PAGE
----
Brexit has caused a great deal of uncertainty for the U.K. and as a result, has many concerned about the negative impacts it will have to the region’s economy.
However, new data from PayPal revealed a bright spot in the Brexit fallout – small and medium-sized businesses (SMEs) in Britain say global PayPal sales rise by 10 percent year-on-year from January to June 2016, then by 34 percent year-on-year from July to December.
In the six months following the referendum result last year, international consumers purchased 13 percent more per transactions from U.K. SMEs.
PayPal said said the boost was driven by a weak pound, which made products sold in the country cheaper for foreign buyers, Business Insider reported.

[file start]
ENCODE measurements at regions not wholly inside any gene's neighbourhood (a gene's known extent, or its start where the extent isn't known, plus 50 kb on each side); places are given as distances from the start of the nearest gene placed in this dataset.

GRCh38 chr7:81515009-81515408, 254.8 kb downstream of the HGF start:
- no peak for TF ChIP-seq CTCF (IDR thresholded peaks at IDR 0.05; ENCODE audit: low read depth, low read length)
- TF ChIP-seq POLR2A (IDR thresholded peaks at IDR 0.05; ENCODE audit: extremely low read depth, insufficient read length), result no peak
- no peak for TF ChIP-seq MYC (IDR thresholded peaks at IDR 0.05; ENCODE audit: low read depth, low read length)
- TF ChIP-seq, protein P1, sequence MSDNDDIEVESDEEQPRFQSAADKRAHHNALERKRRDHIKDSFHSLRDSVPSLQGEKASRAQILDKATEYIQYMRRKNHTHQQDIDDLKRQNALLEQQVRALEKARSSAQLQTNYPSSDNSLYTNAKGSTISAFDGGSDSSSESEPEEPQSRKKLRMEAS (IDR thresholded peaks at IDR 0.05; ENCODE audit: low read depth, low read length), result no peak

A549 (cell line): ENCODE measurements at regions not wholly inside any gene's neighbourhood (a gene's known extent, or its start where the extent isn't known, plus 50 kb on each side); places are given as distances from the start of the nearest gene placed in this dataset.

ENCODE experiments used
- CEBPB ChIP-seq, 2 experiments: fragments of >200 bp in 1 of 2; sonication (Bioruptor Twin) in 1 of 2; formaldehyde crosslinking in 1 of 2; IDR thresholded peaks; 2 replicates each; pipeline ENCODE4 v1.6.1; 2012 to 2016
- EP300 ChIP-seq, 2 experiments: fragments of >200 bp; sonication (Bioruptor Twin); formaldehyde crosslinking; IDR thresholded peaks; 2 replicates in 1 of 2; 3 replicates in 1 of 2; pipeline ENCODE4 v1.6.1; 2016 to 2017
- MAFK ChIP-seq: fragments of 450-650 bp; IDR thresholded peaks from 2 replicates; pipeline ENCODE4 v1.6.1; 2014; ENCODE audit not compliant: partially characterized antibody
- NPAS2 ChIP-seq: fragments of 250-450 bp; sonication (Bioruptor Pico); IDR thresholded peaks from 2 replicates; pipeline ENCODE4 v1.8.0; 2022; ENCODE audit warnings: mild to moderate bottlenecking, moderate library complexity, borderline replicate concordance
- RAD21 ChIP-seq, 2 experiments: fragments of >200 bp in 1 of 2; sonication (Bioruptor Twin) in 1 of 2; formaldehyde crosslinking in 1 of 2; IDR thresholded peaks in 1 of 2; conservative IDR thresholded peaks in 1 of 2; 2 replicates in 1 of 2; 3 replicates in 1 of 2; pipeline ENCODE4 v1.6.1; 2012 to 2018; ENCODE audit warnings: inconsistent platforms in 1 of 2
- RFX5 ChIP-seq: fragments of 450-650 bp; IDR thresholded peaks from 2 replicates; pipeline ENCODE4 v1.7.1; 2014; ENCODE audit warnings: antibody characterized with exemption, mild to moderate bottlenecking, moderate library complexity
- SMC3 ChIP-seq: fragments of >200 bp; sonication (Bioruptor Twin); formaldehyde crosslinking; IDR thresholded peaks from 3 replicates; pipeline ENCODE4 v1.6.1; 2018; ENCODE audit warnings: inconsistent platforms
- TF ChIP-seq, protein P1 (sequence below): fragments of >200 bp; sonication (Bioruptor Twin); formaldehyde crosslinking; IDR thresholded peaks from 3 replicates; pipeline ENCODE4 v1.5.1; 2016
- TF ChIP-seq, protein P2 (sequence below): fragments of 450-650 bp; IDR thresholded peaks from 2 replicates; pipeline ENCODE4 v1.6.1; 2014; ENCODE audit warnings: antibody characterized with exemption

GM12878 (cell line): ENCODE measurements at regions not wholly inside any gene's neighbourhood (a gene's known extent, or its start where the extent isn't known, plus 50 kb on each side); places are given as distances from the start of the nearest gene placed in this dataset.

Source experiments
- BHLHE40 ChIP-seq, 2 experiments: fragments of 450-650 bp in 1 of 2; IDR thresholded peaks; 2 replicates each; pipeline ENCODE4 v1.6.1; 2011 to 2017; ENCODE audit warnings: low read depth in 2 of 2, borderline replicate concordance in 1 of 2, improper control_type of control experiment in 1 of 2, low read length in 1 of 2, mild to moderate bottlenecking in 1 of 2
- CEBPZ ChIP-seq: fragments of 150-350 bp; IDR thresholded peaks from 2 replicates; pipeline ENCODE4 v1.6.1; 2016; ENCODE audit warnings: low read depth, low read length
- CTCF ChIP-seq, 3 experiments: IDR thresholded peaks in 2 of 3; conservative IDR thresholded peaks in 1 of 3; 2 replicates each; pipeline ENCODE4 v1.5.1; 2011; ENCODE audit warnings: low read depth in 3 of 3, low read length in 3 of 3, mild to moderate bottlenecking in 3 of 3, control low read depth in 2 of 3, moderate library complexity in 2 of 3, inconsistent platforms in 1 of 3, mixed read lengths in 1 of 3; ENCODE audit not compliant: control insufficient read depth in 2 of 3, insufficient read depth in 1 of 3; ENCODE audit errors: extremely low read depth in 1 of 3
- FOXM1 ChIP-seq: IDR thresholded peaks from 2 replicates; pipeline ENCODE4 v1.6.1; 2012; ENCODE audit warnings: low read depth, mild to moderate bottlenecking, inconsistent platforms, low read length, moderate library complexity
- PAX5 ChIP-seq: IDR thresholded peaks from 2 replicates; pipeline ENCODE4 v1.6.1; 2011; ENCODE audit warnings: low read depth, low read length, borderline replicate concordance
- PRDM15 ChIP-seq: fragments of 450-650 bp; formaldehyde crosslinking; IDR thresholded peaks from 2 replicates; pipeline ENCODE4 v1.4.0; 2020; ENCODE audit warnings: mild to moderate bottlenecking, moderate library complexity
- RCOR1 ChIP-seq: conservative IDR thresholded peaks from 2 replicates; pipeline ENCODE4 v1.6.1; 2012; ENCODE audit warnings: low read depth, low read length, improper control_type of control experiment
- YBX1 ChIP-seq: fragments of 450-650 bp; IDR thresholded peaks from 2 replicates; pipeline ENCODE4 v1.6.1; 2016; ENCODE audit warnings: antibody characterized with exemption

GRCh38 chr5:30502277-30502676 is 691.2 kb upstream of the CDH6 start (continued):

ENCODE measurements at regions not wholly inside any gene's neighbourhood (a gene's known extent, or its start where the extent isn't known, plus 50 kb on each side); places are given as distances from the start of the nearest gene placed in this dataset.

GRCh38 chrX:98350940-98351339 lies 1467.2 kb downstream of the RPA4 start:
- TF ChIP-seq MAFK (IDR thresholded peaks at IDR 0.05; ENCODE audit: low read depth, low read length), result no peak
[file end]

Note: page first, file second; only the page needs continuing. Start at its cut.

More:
“When the pound dropped and the buying power of international shoppers increased, we expected to see a surge in online exports,” Mark Brant, managing director at PayPal U.K., explained.
“Of course, lower prices played a major part in boosting international sales, but there were many other contributing factors.”
The firms that benefited the most from the export boost, he noted, were those that catered online stores to fit the needs and expectations of foreign shoppers.
“The small businesses that were best placed to benefit from the influx of international shoppers were the ones who had already adapted their online stores – for example by letting customers browse in their own language, and pay in their own currency,” Brant added.